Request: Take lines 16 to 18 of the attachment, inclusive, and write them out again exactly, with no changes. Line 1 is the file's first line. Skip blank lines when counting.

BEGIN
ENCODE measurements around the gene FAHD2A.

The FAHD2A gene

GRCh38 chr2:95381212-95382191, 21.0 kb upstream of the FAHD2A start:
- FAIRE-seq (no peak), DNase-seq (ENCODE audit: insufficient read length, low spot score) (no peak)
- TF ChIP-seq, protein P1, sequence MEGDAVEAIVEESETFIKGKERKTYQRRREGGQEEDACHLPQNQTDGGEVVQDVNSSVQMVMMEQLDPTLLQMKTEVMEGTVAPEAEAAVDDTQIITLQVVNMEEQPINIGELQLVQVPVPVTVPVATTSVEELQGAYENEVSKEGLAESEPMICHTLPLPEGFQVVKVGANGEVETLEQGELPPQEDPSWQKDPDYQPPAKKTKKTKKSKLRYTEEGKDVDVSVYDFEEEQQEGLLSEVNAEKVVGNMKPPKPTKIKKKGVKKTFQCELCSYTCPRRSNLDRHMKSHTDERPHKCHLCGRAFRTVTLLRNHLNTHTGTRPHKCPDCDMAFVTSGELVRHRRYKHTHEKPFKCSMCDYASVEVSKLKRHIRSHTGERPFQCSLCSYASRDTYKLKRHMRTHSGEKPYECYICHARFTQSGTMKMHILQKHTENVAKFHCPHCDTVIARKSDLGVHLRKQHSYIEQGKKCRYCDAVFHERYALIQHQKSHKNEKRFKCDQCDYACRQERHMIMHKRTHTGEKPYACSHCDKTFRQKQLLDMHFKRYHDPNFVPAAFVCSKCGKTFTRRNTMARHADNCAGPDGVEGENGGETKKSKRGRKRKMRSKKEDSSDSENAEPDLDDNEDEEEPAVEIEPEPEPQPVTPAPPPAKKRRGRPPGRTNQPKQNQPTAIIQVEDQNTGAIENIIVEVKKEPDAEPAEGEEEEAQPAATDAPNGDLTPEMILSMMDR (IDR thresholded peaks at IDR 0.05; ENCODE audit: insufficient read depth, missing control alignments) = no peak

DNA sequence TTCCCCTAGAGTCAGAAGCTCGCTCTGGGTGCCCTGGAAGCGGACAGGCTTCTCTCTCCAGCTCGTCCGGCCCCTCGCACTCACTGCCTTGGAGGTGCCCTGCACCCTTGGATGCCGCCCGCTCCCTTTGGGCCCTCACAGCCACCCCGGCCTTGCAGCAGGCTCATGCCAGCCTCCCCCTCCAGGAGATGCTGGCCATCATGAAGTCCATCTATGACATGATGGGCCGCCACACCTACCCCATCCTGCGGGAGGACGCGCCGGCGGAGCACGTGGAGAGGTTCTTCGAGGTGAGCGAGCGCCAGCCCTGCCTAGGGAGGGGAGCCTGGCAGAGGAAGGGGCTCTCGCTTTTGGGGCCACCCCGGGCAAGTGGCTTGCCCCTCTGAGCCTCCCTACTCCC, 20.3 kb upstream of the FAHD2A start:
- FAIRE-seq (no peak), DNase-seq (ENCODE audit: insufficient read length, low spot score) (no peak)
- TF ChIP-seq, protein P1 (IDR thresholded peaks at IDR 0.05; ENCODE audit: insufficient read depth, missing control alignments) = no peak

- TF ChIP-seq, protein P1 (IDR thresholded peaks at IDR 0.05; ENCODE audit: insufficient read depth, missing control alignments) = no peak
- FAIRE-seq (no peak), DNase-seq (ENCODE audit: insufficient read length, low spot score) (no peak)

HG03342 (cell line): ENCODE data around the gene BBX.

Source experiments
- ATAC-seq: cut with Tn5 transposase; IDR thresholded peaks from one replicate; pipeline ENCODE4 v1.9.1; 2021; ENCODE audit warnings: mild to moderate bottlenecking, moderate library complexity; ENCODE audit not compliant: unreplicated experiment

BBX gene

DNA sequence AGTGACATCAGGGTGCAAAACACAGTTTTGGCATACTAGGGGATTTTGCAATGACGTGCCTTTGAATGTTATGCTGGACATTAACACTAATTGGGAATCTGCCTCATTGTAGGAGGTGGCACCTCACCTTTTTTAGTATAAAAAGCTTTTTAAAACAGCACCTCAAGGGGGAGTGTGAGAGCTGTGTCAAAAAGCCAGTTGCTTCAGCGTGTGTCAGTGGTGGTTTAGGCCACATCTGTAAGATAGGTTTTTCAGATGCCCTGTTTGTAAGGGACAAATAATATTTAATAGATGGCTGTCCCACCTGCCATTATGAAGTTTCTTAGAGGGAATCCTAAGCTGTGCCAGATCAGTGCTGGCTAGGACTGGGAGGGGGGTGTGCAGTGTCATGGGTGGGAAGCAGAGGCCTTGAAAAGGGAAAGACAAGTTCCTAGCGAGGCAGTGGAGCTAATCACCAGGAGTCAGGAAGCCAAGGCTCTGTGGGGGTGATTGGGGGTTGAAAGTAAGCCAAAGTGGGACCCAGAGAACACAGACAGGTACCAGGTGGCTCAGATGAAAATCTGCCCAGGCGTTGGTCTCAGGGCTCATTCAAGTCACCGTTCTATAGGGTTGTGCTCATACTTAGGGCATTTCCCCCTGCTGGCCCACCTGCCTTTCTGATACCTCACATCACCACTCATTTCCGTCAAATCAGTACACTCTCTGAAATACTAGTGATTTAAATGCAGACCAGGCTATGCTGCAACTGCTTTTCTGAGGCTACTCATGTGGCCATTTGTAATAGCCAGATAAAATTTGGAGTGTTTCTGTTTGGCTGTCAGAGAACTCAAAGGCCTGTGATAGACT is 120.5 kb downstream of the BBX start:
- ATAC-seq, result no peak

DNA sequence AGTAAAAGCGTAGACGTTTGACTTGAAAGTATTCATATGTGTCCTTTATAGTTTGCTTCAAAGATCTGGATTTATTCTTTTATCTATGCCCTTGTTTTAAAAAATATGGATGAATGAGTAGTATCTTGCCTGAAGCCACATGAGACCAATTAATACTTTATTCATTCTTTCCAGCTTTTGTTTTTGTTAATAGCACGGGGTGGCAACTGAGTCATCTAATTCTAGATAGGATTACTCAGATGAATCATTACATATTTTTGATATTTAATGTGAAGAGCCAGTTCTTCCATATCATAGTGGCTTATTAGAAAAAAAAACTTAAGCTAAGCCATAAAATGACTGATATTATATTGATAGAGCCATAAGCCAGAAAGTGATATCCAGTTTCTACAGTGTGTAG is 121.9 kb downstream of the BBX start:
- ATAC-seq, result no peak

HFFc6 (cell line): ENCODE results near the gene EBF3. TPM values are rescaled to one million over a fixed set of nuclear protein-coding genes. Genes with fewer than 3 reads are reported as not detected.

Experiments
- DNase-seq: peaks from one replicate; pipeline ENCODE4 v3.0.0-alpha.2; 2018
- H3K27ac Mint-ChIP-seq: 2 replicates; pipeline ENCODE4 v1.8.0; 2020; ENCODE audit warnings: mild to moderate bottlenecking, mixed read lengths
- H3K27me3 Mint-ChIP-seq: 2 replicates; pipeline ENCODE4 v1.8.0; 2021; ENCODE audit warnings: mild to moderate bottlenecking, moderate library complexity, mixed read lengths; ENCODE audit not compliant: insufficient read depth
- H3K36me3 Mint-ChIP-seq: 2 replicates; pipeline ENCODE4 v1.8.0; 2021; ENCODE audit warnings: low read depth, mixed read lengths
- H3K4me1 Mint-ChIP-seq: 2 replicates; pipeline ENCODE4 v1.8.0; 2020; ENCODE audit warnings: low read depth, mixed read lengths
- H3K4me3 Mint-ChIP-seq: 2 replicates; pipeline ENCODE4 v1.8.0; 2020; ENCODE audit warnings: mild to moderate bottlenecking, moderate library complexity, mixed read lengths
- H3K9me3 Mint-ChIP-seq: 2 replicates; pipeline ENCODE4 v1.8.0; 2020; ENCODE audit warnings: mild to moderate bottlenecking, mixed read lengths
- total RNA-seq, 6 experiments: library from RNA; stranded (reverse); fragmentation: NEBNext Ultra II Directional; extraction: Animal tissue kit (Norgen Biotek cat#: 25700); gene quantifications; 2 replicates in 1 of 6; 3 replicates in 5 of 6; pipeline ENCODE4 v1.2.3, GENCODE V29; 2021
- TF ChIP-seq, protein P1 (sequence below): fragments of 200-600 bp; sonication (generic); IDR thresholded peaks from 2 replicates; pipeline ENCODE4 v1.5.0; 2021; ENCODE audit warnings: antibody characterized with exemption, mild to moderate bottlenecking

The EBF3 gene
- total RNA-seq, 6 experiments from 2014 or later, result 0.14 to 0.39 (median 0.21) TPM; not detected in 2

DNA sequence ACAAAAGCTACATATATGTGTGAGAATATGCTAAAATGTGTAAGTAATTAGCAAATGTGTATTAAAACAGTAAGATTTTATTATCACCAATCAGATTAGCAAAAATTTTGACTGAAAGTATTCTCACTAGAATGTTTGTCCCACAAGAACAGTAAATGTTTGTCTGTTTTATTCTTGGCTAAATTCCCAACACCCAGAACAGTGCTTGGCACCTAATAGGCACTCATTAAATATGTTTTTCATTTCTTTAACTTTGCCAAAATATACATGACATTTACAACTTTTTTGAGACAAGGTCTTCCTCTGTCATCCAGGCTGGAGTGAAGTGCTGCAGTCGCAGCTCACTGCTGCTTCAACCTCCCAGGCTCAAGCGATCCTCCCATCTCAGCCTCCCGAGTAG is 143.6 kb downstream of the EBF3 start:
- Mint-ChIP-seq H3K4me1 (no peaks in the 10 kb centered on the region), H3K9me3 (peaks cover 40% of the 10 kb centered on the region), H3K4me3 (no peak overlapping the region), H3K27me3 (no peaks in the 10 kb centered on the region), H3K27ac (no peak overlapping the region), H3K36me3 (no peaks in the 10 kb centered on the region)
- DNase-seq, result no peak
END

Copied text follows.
- ATAC-seq, result no peak

DNA sequence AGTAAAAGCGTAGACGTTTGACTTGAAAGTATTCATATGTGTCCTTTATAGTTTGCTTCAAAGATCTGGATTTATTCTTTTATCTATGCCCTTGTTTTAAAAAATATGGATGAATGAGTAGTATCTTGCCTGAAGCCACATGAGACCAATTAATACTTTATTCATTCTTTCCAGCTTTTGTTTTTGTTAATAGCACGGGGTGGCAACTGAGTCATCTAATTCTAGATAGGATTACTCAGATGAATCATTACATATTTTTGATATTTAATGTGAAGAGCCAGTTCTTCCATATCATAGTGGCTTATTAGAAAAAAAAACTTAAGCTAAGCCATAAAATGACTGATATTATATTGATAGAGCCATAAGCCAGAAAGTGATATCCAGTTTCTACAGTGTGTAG is 121.9 kb downstream of the BBX start:
- ATAC-seq, result no peak